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  • Postmenopausal Bleeding

    (Bleeding, Postmenopausal; PMB)


    Postmenopausal bleeding (PMB) is bleeding from the vagina that happens after a woman has stopped having regular menstrual periods due to menopause . A woman is considered to be in menopause if it has been 12 months since her last menstrual period. This usually occurs between 40 and 58 years of age. Any vaginal bleeding that occurs 12 months after a woman’s last menstrual period is considered PMB.
    PMB should always be reported to a doctor. Often, the cause is not serious. However, PMB may sometimes be the first sign of a serious disease, such as uterine cancer .
    Female Reproductive Organs
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    PMB may be caused by several factors. These include:
    • Continuous hormone replacement therapy (HRT) —a low dose of estrogen and progesterone taken daily to treat menopause symptoms (Bleeding or spotting is common during the first year of HRT.)
    • Atrophy of the vagina—thinning and loss of elasticity of the vagina
    • Atrophic endometriosis—inflammation of the endometrium (lining of the uterus)
    • Endometrial hyperplasia—thickening of endometrium
    • Polyps—noncancerous growths on the uterus or cervix
    • Infection of the uterus or cervix
    • Endometrial cancer
    • Cervical cancer
    • Fibroid tumors in the uterus or vagina

    Risk Factors

    Having a condition or taking a medicine that can cause PMB increases your risk for having PMB.


    Most people will notice blood coming out of the vagina.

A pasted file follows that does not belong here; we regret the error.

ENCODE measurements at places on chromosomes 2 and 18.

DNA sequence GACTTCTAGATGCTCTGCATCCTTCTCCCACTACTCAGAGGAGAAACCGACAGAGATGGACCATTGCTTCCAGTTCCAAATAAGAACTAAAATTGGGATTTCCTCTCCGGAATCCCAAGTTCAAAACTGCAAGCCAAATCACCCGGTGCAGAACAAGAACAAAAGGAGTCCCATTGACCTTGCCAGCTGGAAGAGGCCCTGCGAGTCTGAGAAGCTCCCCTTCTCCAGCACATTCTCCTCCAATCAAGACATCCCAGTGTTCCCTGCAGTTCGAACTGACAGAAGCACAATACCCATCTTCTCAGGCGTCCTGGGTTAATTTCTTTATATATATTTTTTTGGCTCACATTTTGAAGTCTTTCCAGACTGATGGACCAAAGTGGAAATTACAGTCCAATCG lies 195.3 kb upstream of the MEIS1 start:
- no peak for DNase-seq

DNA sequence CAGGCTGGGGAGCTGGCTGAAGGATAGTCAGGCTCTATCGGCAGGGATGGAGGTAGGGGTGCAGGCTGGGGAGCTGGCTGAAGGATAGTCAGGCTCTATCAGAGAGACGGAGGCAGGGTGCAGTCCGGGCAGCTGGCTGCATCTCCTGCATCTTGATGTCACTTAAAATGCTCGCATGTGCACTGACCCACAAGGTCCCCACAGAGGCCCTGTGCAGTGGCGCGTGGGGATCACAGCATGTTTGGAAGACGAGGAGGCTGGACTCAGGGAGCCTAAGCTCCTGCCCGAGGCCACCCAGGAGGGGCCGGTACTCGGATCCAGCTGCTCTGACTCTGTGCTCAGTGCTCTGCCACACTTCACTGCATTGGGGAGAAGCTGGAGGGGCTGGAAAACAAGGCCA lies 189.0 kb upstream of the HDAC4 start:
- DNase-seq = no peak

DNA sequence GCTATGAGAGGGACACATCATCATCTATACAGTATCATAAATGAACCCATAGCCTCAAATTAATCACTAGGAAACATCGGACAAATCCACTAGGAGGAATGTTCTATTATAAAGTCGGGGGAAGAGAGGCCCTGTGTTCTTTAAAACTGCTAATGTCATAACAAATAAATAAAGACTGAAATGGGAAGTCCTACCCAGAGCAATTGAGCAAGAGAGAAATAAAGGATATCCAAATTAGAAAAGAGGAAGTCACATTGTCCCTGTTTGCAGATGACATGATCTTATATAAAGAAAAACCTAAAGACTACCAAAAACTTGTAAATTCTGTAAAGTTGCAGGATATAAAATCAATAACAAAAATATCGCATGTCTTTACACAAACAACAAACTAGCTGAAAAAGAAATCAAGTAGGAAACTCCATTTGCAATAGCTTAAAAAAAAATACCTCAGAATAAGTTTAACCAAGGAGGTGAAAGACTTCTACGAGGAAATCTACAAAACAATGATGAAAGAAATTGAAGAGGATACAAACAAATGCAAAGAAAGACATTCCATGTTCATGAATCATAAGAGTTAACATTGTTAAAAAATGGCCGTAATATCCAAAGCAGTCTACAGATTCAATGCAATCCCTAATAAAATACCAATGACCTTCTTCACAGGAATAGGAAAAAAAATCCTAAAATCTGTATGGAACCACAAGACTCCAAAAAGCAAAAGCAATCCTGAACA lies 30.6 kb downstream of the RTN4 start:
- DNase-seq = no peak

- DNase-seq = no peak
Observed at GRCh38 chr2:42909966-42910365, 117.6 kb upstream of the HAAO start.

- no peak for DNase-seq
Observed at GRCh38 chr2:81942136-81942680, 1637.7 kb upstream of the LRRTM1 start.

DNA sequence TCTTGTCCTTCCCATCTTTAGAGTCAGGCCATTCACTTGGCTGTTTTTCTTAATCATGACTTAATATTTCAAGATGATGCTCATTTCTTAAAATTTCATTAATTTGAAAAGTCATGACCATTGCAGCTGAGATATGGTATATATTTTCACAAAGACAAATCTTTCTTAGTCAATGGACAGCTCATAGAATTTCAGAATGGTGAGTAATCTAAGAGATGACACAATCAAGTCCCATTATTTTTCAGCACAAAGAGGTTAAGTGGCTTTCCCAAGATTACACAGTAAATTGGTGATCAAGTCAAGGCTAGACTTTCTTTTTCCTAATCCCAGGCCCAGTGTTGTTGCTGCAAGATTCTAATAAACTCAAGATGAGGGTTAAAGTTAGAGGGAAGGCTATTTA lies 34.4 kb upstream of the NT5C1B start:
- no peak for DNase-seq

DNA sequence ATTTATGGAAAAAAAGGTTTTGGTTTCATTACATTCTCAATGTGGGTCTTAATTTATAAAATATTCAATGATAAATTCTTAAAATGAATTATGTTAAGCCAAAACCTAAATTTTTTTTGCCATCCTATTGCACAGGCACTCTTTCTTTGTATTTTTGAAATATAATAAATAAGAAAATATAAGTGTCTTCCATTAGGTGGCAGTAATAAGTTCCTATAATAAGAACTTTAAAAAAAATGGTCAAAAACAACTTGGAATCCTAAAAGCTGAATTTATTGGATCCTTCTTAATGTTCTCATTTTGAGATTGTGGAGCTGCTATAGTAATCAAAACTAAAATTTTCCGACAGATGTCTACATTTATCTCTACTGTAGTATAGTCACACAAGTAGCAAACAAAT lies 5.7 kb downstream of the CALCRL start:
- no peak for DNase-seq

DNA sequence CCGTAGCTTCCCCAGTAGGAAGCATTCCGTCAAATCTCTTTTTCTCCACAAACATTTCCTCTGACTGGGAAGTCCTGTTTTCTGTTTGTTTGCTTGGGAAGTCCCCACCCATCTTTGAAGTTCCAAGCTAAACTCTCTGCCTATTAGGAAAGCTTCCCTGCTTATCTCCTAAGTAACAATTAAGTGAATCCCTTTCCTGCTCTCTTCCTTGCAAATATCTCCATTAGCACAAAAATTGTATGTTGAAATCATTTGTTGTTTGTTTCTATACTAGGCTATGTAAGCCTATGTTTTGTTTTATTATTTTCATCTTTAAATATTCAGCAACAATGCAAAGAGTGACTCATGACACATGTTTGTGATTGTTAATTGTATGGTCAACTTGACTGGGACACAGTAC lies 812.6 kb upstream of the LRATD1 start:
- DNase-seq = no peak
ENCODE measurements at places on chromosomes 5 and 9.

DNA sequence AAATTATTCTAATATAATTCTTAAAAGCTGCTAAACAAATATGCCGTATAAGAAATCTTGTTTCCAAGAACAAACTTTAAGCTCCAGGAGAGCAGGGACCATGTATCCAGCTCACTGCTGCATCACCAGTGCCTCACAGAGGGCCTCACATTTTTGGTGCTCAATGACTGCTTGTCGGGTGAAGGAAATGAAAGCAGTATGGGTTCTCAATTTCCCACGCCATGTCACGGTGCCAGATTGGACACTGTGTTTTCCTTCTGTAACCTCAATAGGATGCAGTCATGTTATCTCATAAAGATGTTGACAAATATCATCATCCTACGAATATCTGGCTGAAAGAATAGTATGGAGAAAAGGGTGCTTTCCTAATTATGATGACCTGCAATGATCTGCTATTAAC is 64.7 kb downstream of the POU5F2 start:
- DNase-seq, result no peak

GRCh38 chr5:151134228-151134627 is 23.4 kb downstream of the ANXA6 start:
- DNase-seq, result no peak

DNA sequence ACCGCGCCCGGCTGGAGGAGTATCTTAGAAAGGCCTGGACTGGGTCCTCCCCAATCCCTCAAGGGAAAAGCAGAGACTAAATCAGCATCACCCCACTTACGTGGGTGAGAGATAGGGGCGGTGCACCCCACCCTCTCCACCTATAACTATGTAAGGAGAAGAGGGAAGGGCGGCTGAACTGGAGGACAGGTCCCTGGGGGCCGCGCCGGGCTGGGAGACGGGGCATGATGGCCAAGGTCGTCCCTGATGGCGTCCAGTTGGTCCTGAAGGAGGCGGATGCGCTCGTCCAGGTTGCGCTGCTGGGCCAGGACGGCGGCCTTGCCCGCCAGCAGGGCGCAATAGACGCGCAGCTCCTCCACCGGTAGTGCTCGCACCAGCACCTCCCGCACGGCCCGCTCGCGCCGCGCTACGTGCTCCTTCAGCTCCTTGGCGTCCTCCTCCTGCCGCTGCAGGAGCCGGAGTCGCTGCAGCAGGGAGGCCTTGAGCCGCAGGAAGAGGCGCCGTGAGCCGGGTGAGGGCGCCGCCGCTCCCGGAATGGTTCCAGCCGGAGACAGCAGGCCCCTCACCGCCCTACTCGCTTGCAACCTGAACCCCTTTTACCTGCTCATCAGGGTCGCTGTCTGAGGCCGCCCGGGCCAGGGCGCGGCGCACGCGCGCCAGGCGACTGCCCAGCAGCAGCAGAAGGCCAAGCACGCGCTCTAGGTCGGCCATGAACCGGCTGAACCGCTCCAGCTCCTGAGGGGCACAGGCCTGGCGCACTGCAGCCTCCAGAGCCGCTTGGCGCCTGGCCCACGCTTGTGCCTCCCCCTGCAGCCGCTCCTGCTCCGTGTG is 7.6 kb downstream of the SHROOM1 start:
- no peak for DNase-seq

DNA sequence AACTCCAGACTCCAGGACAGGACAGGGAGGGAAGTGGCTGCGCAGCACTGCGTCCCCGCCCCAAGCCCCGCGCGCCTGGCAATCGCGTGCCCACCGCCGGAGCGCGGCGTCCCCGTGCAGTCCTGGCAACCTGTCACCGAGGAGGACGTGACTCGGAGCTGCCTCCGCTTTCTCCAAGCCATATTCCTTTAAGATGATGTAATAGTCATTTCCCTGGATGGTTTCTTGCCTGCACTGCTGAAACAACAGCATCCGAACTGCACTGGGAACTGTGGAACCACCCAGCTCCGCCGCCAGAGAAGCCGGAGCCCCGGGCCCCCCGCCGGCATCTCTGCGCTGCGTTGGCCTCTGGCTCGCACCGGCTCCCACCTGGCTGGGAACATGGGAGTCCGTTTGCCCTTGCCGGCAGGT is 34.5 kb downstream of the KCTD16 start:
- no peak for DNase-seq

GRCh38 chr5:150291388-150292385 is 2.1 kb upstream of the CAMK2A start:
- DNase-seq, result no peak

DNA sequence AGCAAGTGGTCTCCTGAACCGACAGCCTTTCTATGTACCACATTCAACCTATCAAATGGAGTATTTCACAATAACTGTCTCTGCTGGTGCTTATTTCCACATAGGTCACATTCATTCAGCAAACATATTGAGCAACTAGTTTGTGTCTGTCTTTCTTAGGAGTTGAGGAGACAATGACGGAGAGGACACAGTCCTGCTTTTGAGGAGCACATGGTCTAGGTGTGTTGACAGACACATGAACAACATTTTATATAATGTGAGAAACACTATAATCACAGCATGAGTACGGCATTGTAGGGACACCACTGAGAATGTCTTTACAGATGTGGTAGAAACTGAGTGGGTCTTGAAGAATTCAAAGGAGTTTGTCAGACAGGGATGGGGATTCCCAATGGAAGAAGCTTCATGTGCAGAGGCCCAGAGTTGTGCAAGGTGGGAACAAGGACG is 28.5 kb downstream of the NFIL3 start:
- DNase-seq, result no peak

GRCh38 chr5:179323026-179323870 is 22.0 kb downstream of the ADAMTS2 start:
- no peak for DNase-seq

PMB is a symptom of another condition. Your doctor can determine what condition is causing the bleeding and whether it is serious. If you have PMB, you should see your doctor.
    Some conditions may be confused with PMB, such as:
    • Hematuria —blood in the urine
    • Bleeding from the rectum


    Your doctor will ask about your symptoms and medical history. A physical exam will be done.
    Tests will be done to find the cause of the bleeding.
    Your doctor may need to view your pelvic organs. This can be done with:
    • Speculum exam
    • Transvaginal ultrasound
    • Saline infusion sonohysterography
    • Hysteroscopy
    Your doctor may need cell and tissue samples. This can be done with:
    • Cervical cancer screening
    • Endometrial biopsy


    Talk with your doctor about the best treatment plan for you. The first priority is ruling out cancer. Treatment will depend on the findings of your tests and the cause of the bleeding. For instance, if your tests show signs of uterine cancer, your doctor will refer you to an oncologist (a doctor who specializes in treating cancer).


    PMB cannot be prevented.


    American Congress of Obstetricians and Gynecologists http://www.acog.org/For%5FPatients

    WomensHealth.gov http://www.womenshealth.gov/


    Health Canada http://www.hc-sc.gc.ca/

    The Society of Obstetricians and Gynaecologists of Canada http://www.sogc.org/


    American College of Obstetricians and Gynecologists (ACOG) Committee Opinion on role of transvaginal ultrasonography in evaluation of postmenopausal bleeding. Obstet Gynecol . 2009;113(2):462.

    Gale A, Dey P. Postmenopausal bleeding. Menopause Int . 2009;15(4):160-164.

    Perimenopausal bleeding and bleeding after menopause. American Congress of Obstetricians and Gynecologists website. Available at: http://www.acog.org/~/media/For%20Patients/faq162.pdf?dmc=1&ts=20121221T1430328285 . Accessed December 21, 2012.

    Postmenopausal bleeding. EBSCO DynaMed website. Available at: http://www.ebscohost.com/dynamed/ . Updated May 17, 2012. Accessed December 21, 2012.

    Scottish Intercollegiate Guidelines Network (SIGN). Investigation of post-menopausal bleeding: a national clinical guideline. SIGN . 2002 Sep.

    Sonohysterography. RadiologyInfo.org website. Available at: http://www.radiologyinfo.org/en/info.cfm?pg=hysterosono . Updated April 24, 2012. Accessed December 21, 2012.

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